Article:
Updated: Aug 2, 2022
Cannabis, dagga, weed. What you need to know.
Cannabis was legalised for personal use in September 2018. The United Nations estimates that 125 to 227 million use cannabis worldwide, South Africa is not the first country to legalise cannabis, but it is the first African country to do so.
Does legalising cannabis mean it is harmless?
Current research has yet to prove that there are no long-term adverse effects from taking cannabis. What is known is that individuals who start taking cannabis early and those that consume high doses of cannabis, and over a long period are at risk of developing Cannabis Use Disorder (Parry et al., 2019). Just as worrying is the research that has linked cannabis use to cognitive impairment, that is damaging to the parts of the brain that are responsible for thinking, memory, and learning (Volkow et al., 2016). Impaired judgement while under the influence of cannabis results in road traffic accidents and contributes to the high number of injuries and deaths that occur on roads. Impaired judgement and intoxication while under the influence of cannabis is also linked to risky sexual behaviour and another contributor to sexually transmitted diseases and HIV.
Although people often use cannabis to self-medicate the symptoms of anxiety and depression, cannabis use is known to make the symptoms of anxiety and depression worse, and taken in high doses is known to cause paranoia and even psychosis.
Did you know cannabis use begins as early as 11-12 years?
Cannabis use by adolescents may results in poor academic performance due to the impairment of thinking, memory and learning and is associated with those that drop out of school and varsity. Because cannabis use causes impaired judgement, risky sexual behaviour is common and associated with an increased risk of injury and death as coordination is affected when driving. Smoking cannabis via a vape has even been linked to bronchitis and lung conditions and even death, this is because it involves such high doses of cannabis.
Why do people take cannabis?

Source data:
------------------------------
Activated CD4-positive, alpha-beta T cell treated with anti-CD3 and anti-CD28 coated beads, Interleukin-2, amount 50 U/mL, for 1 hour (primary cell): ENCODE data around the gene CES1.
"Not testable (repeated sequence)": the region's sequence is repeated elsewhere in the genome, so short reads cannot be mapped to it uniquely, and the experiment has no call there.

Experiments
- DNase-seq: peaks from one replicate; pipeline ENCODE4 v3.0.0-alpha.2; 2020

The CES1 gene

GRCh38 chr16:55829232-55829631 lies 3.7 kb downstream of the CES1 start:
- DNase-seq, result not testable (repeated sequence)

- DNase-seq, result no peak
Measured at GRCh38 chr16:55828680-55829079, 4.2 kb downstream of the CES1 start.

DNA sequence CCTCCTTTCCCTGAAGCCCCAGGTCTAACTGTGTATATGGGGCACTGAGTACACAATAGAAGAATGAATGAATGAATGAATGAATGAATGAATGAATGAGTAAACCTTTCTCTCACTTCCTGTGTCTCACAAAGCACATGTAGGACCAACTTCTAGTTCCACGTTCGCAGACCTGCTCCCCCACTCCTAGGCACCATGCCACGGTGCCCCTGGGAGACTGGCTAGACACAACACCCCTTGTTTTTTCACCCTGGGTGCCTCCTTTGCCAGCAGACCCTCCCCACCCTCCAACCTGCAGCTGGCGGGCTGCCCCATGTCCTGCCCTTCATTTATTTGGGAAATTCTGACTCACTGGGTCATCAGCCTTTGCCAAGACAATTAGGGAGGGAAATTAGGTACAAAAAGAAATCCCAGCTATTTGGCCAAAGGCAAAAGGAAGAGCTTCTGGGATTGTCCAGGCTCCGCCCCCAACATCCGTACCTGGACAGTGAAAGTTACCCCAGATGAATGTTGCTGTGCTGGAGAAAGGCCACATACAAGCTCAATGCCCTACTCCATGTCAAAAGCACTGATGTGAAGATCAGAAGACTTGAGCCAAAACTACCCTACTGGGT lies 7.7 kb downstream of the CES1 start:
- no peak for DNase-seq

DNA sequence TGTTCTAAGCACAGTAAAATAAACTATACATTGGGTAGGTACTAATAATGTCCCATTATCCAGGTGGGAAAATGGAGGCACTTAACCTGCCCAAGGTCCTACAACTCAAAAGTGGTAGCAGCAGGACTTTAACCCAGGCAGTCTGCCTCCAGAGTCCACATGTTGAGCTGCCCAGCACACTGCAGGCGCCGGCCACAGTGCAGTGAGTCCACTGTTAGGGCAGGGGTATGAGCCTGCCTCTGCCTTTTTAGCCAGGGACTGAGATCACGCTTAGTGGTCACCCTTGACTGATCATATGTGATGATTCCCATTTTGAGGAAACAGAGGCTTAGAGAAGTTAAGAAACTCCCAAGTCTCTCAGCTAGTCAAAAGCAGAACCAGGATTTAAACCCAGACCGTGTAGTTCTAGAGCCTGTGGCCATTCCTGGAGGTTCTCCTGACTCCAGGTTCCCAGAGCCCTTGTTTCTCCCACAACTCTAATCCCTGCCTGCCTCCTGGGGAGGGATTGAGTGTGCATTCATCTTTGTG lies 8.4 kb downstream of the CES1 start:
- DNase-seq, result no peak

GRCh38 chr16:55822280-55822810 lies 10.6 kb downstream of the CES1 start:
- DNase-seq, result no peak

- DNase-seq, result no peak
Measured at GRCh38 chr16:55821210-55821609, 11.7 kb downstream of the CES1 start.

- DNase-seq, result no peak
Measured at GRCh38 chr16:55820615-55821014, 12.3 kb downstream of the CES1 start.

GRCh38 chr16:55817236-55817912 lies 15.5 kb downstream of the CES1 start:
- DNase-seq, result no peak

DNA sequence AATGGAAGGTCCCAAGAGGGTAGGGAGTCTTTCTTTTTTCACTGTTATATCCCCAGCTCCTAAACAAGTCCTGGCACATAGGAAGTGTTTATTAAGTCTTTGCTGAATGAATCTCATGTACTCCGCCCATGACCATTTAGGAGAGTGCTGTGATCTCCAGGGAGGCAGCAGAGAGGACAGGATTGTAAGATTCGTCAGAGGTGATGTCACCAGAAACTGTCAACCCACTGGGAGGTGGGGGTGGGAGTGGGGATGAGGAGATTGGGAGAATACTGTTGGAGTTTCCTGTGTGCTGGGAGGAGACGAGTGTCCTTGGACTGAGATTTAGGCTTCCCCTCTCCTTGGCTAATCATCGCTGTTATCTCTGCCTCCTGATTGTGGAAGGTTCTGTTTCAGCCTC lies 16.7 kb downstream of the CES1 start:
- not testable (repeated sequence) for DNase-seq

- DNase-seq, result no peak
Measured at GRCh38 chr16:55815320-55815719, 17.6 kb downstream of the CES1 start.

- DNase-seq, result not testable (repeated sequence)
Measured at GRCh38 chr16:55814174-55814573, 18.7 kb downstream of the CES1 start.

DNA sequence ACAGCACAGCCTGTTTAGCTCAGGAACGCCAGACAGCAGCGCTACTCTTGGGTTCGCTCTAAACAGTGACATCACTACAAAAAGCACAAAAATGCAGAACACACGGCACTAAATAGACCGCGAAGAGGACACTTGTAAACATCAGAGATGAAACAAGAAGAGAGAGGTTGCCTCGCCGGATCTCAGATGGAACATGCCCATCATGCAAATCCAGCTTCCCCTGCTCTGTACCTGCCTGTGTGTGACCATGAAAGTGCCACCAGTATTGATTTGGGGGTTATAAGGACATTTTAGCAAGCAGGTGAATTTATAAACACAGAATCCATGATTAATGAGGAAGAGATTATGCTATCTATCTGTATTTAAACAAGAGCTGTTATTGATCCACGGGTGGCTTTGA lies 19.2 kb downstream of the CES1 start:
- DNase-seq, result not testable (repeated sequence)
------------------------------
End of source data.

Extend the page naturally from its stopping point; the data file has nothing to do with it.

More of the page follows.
People take cannabis for many reasons, as part of experimentation, to conform to social and peer groups, to manage stress and anxiety and for enjoyment, and to feel confident to develop relationships with other people (Patel & Marwanha, 2020). In addition cannabis for some may be used as a pain reliever.
Cannabis Use Disorder
The DSM 5 which identifies how psychological conditions are diagnosed states that cannabis abuse is present if cannabis use is continued despite impairment in psychological, social, or physical functioning (American Psychological Association, 2020).
Statistically, 9% of cannabis users will go onto develop cannabis use disorder or combined substance abuse, 17% of those that begin taking cannabis in adolescence will become daily users (Volkow et al., 2016).
The South African Community Epidemiology Network on Drug Use (2019) states that cannabis is the most common illicit drug used in South Africa, and that first time admissions for cannabis use disorder in 2017 were 77% and in 2018 they were at 81%. Behavioural approaches to treatment are most effective in treating drug abuse, but treatment often requires a three-month inpatient program, and the rate of relapse is high and requires multiple admissions for treatment.
Education is vital.
Although cannabis is legal to consume and grow for personal use, it may not be as harmless as the current perception. Certainly, the current research has yet to find out how severe and permanent the long-term effects on cognitive functioning is? What is known, is that legalising cannabis has resulted in more young people taking cannabis, and more young people are developing Cannabis Use Disorder and other substance abuse dependency.
If you are concerned about your cannabis use, or someone that you love is showing signs of addiction, then reach out and get support before it is too late. For more information https://www.drugabuse.gov/
This article was developed in association with kidz2kidz and Delene Strydom Counselling which specialises in addictions as well as adolescent therapy.